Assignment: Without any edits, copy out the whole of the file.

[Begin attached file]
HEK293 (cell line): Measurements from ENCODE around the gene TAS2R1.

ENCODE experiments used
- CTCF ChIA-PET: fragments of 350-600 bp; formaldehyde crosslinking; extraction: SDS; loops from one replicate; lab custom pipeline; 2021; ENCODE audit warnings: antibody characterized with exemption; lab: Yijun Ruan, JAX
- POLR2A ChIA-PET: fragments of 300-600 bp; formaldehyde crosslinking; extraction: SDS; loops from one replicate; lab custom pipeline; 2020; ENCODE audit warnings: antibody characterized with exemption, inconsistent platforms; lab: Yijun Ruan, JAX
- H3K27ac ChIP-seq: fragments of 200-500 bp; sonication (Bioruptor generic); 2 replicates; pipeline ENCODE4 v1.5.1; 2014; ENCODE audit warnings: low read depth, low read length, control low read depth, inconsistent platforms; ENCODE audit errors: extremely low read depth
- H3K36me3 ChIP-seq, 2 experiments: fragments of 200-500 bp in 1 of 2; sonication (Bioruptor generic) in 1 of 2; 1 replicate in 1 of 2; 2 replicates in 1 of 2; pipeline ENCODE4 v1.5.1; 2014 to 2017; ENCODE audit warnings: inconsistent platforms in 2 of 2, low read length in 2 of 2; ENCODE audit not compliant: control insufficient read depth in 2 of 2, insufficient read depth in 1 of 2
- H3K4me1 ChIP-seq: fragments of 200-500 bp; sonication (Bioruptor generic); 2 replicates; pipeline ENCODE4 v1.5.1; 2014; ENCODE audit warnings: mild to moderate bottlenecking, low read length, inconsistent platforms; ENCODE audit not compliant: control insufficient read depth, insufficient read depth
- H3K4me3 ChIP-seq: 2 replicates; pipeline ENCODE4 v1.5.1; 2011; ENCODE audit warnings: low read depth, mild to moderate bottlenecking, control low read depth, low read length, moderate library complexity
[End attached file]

HEK293 (cell line): Measurements from ENCODE around the gene TAS2R1.

ENCODE experiments used
- CTCF ChIA-PET: fragments of 350-600 bp; formaldehyde crosslinking; extraction: SDS; loops from one replicate; lab custom pipeline; 2021; ENCODE audit warnings: antibody characterized with exemption; lab: Yijun Ruan, JAX
- POLR2A ChIA-PET: fragments of 300-600 bp; formaldehyde crosslinking; extraction: SDS; loops from one replicate; lab custom pipeline; 2020; ENCODE audit warnings: antibody characterized with exemption, inconsistent platforms; lab: Yijun Ruan, JAX
- H3K27ac ChIP-seq: fragments of 200-500 bp; sonication (Bioruptor generic); 2 replicates; pipeline ENCODE4 v1.5.1; 2014; ENCODE audit warnings: low read depth, low read length, control low read depth, inconsistent platforms; ENCODE audit errors: extremely low read depth
- H3K36me3 ChIP-seq, 2 experiments: fragments of 200-500 bp in 1 of 2; sonication (Bioruptor generic) in 1 of 2; 1 replicate in 1 of 2; 2 replicates in 1 of 2; pipeline ENCODE4 v1.5.1; 2014 to 2017; ENCODE audit warnings: inconsistent platforms in 2 of 2, low read length in 2 of 2; ENCODE audit not compliant: control insufficient read depth in 2 of 2, insufficient read depth in 1 of 2
- H3K4me1 ChIP-seq: fragments of 200-500 bp; sonication (Bioruptor generic); 2 replicates; pipeline ENCODE4 v1.5.1; 2014; ENCODE audit warnings: mild to moderate bottlenecking, low read length, inconsistent platforms; ENCODE audit not compliant: control insufficient read depth, insufficient read depth
- H3K4me3 ChIP-seq: 2 replicates; pipeline ENCODE4 v1.5.1; 2011; ENCODE audit warnings: low read depth, mild to moderate bottlenecking, control low read depth, low read length, moderate library complexity